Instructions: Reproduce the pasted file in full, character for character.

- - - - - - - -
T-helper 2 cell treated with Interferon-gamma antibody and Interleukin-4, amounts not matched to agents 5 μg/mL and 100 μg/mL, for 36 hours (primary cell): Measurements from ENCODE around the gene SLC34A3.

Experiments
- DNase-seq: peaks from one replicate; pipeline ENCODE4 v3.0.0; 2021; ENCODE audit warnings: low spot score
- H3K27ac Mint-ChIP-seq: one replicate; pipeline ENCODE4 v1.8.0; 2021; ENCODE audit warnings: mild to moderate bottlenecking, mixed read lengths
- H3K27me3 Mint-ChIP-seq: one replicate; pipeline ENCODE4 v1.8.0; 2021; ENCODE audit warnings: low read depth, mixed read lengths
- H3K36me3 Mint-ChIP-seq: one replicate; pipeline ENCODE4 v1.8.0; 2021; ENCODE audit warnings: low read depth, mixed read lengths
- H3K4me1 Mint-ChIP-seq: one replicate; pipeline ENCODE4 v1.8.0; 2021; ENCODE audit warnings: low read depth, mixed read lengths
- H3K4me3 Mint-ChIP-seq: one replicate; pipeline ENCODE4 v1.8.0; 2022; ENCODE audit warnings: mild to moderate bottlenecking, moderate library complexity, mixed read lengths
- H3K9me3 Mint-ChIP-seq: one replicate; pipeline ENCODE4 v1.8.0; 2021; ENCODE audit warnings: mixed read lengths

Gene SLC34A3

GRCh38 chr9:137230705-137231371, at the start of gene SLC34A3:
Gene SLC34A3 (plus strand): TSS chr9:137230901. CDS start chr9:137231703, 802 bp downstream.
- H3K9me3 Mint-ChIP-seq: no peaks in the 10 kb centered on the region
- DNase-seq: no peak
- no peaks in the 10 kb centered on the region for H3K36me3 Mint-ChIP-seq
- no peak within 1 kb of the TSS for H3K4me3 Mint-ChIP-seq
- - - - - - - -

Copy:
T-helper 2 cell treated with Interferon-gamma antibody and Interleukin-4, amounts not matched to agents 5 μg/mL and 100 μg/mL, for 36 hours (primary cell): Measurements from ENCODE around the gene SLC34A3.

Experiments
- DNase-seq: peaks from one replicate; pipeline ENCODE4 v3.0.0; 2021; ENCODE audit warnings: low spot score
- H3K27ac Mint-ChIP-seq: one replicate; pipeline ENCODE4 v1.8.0; 2021; ENCODE audit warnings: mild to moderate bottlenecking, mixed read lengths
- H3K27me3 Mint-ChIP-seq: one replicate; pipeline ENCODE4 v1.8.0; 2021; ENCODE audit warnings: low read depth, mixed read lengths
- H3K36me3 Mint-ChIP-seq: one replicate; pipeline ENCODE4 v1.8.0; 2021; ENCODE audit warnings: low read depth, mixed read lengths
- H3K4me1 Mint-ChIP-seq: one replicate; pipeline ENCODE4 v1.8.0; 2021; ENCODE audit warnings: low read depth, mixed read lengths
- H3K4me3 Mint-ChIP-seq: one replicate; pipeline ENCODE4 v1.8.0; 2022; ENCODE audit warnings: mild to moderate bottlenecking, moderate library complexity, mixed read lengths
- H3K9me3 Mint-ChIP-seq: one replicate; pipeline ENCODE4 v1.8.0; 2021; ENCODE audit warnings: mixed read lengths

Gene SLC34A3

GRCh38 chr9:137230705-137231371, at the start of gene SLC34A3:
Gene SLC34A3 (plus strand): TSS chr9:137230901. CDS start chr9:137231703, 802 bp downstream.
- H3K9me3 Mint-ChIP-seq: no peaks in the 10 kb centered on the region
- DNase-seq: no peak
- no peaks in the 10 kb centered on the region for H3K36me3 Mint-ChIP-seq
- no peak within 1 kb of the TSS for H3K4me3 Mint-ChIP-seq